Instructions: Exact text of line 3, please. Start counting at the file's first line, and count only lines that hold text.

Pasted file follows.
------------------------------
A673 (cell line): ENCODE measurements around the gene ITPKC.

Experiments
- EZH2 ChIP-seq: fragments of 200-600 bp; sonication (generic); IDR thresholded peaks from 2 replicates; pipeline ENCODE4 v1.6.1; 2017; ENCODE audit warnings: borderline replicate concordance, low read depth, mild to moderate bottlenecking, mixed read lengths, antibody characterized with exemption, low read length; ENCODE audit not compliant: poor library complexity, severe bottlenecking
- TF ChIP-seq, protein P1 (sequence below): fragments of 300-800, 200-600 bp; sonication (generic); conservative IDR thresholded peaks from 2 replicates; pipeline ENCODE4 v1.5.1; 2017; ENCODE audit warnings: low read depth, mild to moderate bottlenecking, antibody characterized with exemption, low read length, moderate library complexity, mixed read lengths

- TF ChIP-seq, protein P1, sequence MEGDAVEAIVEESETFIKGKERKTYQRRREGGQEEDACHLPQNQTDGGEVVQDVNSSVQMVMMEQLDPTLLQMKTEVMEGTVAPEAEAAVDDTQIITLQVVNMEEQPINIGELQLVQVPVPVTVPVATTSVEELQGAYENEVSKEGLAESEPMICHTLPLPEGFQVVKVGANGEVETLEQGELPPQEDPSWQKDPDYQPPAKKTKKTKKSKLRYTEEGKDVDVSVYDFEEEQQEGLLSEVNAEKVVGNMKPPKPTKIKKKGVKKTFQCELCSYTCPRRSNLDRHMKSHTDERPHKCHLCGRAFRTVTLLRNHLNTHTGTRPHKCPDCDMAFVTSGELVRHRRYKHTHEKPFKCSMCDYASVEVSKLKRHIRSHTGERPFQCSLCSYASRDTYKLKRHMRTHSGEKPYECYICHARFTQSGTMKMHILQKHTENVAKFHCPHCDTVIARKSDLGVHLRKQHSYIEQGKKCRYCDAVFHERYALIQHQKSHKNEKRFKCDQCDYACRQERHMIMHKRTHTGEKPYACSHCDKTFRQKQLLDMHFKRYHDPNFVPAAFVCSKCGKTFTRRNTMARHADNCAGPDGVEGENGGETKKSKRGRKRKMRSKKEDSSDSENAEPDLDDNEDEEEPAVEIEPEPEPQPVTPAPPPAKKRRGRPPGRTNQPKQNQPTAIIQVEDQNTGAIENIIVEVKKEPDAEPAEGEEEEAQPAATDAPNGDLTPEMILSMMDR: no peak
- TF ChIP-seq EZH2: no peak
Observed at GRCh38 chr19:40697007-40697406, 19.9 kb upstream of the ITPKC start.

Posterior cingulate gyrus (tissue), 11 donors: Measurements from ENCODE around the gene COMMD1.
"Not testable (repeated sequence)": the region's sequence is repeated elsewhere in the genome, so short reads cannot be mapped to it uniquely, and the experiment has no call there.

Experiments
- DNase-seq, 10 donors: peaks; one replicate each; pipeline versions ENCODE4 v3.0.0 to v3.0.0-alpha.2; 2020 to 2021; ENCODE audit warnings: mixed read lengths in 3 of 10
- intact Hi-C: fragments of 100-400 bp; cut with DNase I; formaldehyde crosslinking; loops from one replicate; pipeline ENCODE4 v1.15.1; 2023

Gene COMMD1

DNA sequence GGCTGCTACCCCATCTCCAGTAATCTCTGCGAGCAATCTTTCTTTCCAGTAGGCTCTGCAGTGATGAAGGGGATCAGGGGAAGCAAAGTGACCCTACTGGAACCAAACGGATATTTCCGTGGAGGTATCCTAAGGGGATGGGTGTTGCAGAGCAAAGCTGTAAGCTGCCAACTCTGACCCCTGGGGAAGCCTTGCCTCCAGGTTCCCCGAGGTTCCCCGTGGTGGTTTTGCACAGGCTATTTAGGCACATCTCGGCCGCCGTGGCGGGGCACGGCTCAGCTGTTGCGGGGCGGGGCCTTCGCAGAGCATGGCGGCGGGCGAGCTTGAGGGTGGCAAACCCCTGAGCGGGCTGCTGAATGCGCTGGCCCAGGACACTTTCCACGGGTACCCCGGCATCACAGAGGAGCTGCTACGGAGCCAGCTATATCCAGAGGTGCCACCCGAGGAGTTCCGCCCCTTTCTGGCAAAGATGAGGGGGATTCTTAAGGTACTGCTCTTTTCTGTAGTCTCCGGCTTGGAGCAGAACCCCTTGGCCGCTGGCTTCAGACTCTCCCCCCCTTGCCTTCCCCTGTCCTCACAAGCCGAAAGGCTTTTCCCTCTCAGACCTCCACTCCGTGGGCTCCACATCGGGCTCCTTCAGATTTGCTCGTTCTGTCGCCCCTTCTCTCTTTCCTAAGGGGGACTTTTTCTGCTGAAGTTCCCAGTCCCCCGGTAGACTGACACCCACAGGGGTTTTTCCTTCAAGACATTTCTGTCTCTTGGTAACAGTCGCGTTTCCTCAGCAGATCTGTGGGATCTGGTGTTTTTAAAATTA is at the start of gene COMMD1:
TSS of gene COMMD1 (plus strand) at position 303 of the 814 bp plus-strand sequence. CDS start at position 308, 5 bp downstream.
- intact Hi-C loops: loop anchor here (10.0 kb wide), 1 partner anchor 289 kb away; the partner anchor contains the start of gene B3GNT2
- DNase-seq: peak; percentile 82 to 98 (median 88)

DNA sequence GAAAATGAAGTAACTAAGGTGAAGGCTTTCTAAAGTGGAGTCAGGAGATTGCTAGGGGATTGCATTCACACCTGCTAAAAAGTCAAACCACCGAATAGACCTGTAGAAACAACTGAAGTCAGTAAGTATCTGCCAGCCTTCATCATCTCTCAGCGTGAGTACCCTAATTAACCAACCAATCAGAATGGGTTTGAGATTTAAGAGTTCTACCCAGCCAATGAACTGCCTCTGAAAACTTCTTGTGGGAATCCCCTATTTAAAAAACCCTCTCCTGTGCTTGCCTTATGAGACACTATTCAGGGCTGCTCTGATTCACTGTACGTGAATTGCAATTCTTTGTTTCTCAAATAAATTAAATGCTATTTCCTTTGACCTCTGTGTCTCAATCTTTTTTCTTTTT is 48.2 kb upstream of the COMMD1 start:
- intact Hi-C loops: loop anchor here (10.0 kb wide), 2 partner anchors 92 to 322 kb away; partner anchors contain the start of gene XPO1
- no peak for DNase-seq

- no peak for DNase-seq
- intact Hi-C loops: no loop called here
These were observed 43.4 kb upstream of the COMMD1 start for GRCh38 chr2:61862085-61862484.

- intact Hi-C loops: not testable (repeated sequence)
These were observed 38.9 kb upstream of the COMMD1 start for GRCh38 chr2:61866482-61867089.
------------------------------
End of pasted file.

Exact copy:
- EZH2 ChIP-seq: fragments of 200-600 bp; sonication (generic); IDR thresholded peaks from 2 replicates; pipeline ENCODE4 v1.6.1; 2017; ENCODE audit warnings: borderline replicate concordance, low read depth, mild to moderate bottlenecking, mixed read lengths, antibody characterized with exemption, low read length; ENCODE audit not compliant: poor library complexity, severe bottlenecking